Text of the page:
Below are some of the achievements by SMEs in waste management:
- Professionalizing informal waste sectors;
- Conversion of municipal waste into fuel on a large scale;
- Recycling plastics into polyester yarns that can be resold for both consumer and industrial packaging;
- Collecting and treating municipal waste;
- Collecting and treating industrial waste; and
- Processing biomedical and other hazardous wastes.
Challenges: Sorting through trash
Perhaps the biggest challenge all stakeholders in India’s waste management industry face are dismal segregation practices. The Solid Waste Management Rules, 2016 dictate that all waste must be segregated into three categories at source: wet, dry, and hazardous. However, these rules are poorly enforced. Moreover, both informal and formal waste collectors often lack the proper resources to segregate waste.
Segregating waste means optimizing its market potential. Initiating shifts in waste producers’ mentality towards separating waste and empowering those collecting it, will translate into higher productivity and efficiency.
Waste management is a lucrative business, and many municipal bodies get accused of corrupt practices and favoritism in handling garbage contracts.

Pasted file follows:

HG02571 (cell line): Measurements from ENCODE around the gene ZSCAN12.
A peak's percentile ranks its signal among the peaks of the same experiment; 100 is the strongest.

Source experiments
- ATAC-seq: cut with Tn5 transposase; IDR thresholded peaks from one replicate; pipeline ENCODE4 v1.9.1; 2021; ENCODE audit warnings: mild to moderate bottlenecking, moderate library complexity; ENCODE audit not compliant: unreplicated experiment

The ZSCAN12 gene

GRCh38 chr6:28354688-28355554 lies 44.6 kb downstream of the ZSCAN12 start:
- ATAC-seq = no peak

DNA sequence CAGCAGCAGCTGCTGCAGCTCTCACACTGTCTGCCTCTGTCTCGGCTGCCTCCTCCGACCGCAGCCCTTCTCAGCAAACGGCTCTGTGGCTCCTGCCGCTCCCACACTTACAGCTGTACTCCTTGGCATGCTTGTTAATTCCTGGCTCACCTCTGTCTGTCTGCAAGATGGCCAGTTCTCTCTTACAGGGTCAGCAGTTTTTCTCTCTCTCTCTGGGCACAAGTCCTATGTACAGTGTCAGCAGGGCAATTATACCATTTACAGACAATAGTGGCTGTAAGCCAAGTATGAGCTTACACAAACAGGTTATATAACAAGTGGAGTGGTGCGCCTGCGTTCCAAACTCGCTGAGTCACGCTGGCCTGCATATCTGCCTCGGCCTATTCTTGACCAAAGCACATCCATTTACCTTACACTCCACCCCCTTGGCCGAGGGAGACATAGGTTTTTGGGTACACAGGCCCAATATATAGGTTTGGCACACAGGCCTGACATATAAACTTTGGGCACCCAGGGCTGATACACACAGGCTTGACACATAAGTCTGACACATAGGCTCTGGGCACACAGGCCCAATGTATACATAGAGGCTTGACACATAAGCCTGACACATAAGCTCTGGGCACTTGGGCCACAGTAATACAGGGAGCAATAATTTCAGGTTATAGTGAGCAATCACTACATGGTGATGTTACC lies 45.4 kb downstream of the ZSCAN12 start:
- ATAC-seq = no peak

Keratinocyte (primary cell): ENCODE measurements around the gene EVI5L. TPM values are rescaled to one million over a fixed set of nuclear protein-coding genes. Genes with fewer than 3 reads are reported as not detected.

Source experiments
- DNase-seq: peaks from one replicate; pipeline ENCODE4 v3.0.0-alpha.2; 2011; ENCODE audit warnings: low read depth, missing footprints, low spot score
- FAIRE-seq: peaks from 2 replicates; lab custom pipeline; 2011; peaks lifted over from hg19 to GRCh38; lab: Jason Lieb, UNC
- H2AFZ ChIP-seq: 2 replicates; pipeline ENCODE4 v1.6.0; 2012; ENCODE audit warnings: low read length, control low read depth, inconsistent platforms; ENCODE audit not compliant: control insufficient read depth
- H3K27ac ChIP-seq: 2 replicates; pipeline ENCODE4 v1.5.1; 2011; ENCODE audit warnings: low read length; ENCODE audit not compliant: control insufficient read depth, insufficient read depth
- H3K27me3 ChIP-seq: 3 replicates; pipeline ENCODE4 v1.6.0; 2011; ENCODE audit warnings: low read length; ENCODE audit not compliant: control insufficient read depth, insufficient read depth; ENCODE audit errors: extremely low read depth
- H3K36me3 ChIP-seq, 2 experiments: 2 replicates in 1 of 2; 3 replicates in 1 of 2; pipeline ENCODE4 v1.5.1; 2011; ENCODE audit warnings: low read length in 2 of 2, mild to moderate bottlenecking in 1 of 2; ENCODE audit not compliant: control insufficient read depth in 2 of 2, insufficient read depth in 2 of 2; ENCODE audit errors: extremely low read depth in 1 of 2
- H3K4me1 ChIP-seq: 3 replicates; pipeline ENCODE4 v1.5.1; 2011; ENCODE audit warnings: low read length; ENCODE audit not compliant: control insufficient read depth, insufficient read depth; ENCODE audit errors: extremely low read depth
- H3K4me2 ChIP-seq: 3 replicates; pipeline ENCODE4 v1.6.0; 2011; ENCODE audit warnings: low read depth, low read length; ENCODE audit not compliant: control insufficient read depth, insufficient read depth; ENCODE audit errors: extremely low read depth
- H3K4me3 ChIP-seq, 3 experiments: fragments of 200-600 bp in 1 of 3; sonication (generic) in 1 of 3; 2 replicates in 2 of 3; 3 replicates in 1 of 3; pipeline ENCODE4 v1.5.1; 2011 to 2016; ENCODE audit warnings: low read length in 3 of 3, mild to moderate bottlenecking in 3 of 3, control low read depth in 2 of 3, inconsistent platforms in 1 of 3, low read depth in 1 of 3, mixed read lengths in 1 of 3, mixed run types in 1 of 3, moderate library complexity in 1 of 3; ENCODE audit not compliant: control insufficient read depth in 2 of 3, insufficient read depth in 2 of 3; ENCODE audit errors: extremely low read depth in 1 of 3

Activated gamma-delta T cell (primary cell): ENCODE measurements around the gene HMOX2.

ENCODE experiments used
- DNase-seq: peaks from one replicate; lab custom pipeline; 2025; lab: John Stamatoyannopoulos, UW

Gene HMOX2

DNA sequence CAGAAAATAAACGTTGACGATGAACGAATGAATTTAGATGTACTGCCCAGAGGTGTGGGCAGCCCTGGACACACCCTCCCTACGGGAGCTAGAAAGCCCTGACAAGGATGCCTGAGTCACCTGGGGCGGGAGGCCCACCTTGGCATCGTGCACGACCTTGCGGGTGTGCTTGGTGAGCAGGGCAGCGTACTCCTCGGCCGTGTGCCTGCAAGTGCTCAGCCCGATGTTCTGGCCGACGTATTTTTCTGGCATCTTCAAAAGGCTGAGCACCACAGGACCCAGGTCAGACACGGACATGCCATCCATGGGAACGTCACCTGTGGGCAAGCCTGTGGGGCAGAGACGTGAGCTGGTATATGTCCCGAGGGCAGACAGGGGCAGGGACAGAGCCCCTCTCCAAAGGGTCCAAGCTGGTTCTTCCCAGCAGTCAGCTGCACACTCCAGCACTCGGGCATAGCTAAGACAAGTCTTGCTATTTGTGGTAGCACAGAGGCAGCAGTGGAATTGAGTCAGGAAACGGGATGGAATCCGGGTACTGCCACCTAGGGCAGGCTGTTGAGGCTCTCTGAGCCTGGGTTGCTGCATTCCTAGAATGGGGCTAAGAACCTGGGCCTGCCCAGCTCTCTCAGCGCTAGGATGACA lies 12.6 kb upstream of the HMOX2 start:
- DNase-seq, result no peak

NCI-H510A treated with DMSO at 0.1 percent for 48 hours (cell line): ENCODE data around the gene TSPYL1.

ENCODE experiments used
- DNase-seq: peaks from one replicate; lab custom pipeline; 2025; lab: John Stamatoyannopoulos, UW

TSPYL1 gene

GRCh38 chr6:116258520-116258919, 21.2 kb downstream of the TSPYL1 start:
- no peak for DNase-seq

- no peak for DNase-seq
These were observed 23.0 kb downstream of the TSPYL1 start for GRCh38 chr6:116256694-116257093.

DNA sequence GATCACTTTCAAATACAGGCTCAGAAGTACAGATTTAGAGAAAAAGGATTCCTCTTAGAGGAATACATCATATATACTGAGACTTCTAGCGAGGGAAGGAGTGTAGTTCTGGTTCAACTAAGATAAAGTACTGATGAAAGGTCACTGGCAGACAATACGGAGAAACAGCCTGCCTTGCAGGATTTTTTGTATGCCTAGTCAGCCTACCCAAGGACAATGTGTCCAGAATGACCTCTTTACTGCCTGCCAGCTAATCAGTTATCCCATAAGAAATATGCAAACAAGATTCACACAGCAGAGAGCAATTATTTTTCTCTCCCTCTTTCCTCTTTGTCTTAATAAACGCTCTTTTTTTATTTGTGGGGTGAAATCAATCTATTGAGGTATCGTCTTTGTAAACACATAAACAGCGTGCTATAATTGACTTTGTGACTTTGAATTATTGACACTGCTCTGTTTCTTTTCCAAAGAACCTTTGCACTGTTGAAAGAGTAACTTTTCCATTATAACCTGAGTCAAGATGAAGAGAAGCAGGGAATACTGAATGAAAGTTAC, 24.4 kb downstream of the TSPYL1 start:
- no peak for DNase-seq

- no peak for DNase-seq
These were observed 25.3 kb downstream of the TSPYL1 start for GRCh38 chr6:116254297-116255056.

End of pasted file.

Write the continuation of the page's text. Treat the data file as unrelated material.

In Bengaluru, for instance, a near-decade long issue with waste collection persists due to what residents and local media call the ‘garbage mafia.’ Waste collectors operating in the Bruhat Bangalore Mahanagara Palike (BBMP) are notorious for incomplete collection services and excessive billing.
Local media have even reported instances of the garbage mafia issuing threats to residents who opt for private collection. The garbage mafia has also been accused of ousting a politician working against them.
Such entrenched corruption is a major barrier to rationalizing waste management. However, private sector involvement in waste management – especially in decentralizing waste processing and treatment – can help urban local bodies (ULBs) break free of corrupt nexuses. Large amounts of funding funneled out of public waste management schemes can be redirected back into the system through private partnerships.
Creating a sustainable industry
India’s regulatory landscape is increasingly opening up to foreign investors and companies in waste management. ULBs should reach out to the private sector to create sustainable and efficient waste management plans.
Foreign companies looking to become a part of India’s growing waste management industry need to come up with a comprehensive plan suited to the country’s waste issues. Below are some key steps to be considered:
- Professionalize existing yet informal networks of garbage collection;
- Use digital technologies to precipitate a shift in mentality about segregating garbage;
- Identify and partner with startups utilizing innovative technology to process and treat waste; and
- Focus on decentralized methods of waste collection and treatment to maximize efficiency and avoid corrupt practices.